TERRE HAUTE —
The first winter blast of the new year brought snow that made the trees and houses look pretty and allowed kids to go sledding at Deming Park. But it also created hazardous road conditions for many commuters in the Wabash Valley on Thursday.
Back from the holiday, it took longer than usual for some employees to get to work.
“It felt surprisingly dangerous,” said Ryan Hamilton of his early Thursday morning drive from his southside home to a downtown workplace. Normally, it takes 10 minutes to get to work but it took double that time Thursday, he said.
Residents woke up to about 5 inches of snow from a storm system that started to move through the area late Wednesday. Snow continued to fall throughout the day on Thursday until the late afternoon. The area received an average of about 4 to 6 inches of snow, according to the National Weather Service.
And it was cold.
The low during the day on Thursday was 16 degrees with the highest wind gust speed of 24 miles per hour. However, Thursday night was expected to be even colder with temperatures around 2 degrees and wind chills around -8. A winter weather advisory was in effect for Terre Haute and surrounding areas until 7 p.m. Thursday.
But worse weather is yet to come.
Tara Dudzik, meteorologist at the National Weather Service, said another storm system will move through the area this weekend. Snow will start coming into Terre Haute Saturday night, and it is expected to intensify on Sunday, she said.
While the NWS is still calculating expected total snow accumulation, “it could be significant snowfall totals,” Dudzik said.
Very cold, frigid air will follow that system.
“Some of the coldest air we’ve ... had in 20 years,” Dudzik said. Meteorologists were recalling Jan 19, 1994, a day when actual temperatures reached as low as -27 degrees.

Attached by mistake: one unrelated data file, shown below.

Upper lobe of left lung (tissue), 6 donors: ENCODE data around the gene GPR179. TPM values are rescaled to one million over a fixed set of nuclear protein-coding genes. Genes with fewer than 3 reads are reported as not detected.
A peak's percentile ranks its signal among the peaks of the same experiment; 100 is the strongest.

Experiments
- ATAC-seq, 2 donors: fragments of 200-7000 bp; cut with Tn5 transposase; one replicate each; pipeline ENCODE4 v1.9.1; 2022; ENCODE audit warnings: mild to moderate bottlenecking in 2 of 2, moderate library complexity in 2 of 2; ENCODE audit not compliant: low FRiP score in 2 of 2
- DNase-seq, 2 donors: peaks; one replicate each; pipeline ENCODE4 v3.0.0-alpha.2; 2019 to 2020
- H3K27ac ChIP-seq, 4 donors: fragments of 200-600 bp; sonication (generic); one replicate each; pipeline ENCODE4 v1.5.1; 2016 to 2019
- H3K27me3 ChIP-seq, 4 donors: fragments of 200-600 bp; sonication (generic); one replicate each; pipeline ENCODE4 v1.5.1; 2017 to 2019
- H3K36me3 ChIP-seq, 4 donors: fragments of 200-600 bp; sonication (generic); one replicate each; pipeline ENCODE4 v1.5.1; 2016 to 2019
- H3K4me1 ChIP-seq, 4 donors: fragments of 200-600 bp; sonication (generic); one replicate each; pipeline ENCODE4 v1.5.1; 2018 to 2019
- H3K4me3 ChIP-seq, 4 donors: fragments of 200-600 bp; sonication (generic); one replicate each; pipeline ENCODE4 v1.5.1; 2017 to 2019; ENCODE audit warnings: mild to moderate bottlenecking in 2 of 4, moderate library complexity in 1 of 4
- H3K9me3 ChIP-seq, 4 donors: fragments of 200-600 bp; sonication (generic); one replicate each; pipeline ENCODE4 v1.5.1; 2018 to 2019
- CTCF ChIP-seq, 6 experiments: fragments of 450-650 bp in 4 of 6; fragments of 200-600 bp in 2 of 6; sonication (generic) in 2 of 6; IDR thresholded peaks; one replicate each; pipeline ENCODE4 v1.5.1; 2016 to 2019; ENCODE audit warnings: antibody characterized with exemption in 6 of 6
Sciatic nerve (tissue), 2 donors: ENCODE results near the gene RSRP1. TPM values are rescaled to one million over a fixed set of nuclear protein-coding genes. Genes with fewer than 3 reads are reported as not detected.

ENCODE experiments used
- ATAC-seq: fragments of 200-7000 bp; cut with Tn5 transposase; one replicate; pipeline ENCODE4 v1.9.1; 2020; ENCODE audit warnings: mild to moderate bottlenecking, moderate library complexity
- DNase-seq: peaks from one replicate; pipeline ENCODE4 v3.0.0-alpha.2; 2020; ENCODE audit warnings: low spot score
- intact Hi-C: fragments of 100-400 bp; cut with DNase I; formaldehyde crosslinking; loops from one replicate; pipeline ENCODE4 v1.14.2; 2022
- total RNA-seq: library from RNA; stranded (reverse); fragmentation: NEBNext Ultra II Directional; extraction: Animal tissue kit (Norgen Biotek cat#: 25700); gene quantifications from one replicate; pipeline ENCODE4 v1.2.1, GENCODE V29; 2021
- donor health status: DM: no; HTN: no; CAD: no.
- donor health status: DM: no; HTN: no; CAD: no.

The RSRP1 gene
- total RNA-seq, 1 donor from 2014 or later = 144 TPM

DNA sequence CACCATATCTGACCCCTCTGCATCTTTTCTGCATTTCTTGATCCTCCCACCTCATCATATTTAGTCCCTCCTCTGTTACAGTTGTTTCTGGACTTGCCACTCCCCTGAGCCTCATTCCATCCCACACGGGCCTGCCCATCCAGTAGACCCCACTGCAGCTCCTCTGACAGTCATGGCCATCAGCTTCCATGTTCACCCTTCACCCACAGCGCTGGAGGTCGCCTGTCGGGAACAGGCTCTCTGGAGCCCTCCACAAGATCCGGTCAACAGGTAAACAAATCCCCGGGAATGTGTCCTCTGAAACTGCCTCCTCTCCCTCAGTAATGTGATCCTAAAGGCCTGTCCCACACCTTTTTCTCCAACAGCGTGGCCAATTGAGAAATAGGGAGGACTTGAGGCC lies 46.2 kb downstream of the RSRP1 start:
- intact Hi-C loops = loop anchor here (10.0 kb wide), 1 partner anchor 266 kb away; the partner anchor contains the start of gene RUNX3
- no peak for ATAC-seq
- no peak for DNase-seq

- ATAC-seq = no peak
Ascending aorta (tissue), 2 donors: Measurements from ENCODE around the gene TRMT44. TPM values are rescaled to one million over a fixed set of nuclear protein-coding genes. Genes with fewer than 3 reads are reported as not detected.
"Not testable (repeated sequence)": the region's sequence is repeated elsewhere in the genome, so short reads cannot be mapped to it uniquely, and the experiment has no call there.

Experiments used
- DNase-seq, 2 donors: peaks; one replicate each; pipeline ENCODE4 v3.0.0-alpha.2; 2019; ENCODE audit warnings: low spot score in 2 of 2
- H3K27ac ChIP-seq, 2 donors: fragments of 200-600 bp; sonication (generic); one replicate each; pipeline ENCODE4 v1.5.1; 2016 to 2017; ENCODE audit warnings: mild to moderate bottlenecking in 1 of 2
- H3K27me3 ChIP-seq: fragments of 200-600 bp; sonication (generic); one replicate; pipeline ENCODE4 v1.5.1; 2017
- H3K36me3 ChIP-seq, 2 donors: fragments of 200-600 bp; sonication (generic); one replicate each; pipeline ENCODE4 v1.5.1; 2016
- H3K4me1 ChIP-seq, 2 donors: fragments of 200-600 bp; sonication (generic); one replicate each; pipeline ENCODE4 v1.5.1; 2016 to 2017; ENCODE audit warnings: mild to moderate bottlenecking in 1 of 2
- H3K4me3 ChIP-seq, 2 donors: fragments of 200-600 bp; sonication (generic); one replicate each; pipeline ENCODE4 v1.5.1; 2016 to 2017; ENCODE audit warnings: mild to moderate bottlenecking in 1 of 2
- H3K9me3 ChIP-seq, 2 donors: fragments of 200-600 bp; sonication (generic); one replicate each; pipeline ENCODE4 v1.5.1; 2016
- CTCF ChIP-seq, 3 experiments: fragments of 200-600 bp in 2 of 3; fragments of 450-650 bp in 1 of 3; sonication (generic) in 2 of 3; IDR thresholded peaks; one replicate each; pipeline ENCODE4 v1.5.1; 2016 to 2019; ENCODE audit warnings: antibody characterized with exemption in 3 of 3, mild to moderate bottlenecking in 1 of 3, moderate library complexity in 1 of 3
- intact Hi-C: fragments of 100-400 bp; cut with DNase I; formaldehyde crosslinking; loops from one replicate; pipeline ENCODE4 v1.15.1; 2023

The high on Monday is expected to be around -1, Dudzik said. On Monday night, temperatures could be around -12 to -15 “and that’s without wind chill,” she said. With wind chill, it could get as cold as -30 to -35 Monday through Tuesday night.
Then, “it will start warming up a little bit,” Dudzik said, with an expected -20 wind chill on Tuesday night. Temperatures could be around -4, she said.
Hazardous road conditions created by the winter weather on Thursday kept police busy with weather-related service calls.
The Indiana State Police said that between 1 a.m. and 5 p.m. Thursday, troopers assisted with 39 vehicle slide offs, nine property damage crashes and six mechanically disabled vehicles.
Three crashes with injuries — one in Vigo, one in Clay and one in Putnam County — were also reported and they were also weather-related, Sgt. Joe Watts said.
All injuries were believed to be non-life threatening, Watts said. Minor injuries include cuts, bruises, lacerations, etc., Watts said.
All of the crashes occurred on Interstate 70, which remained open but with scattered slick spots, Watts said.
In Vigo County, a semi truck rolled over at mile marker 1, sending the driver to the hospital; a passenger car rolled over at mile marker 17 in Clay County; and at mile marker 34 in Putnam County, a vehicle struck a guard rail, which injured two people, Watts said.
According to the Indiana State Police, the problem areas have been Interstate 70 from the Illinois state line eastward to the 58-mile marker, U.S. 40 east of Terre Haute, and U.S. 41 in southern Parke County.
One brief road closure in Parke County was reported. It was on U.S. 41 just north of Indiana 163 (Lyford) at the “Daily Hill” area, where “road conditions prevented many passenger cars from continuing up the hill.” The north-bound lane was closed for an about an hour starting at about 8 a.m.
Watts said major highways were open but county and city roads were still snow covered, slick and hazardous despite observing multiple plow trucks throughout the day.
Indiana Department of Transportation spokesperson Debbie Calder said crews have been working since late Wednesday afternoon “ahead of the storm.”
“We’ll continue to be out there until the roads are clear,” she added.
More than 135 INDOT plow trucks have been on the roads across West Central Indiana since the snow began to fall, according to a release.
But a major difficulty for crews was the wind, which blew snow back, Calder said, so she wanted to remind motorists to be watchful of slick spots and drive according to conditions.
Tribune-Star Reporter Dianne Frances D. Powell can be reached at 812-231-4299 or firstname.lastname@example.org.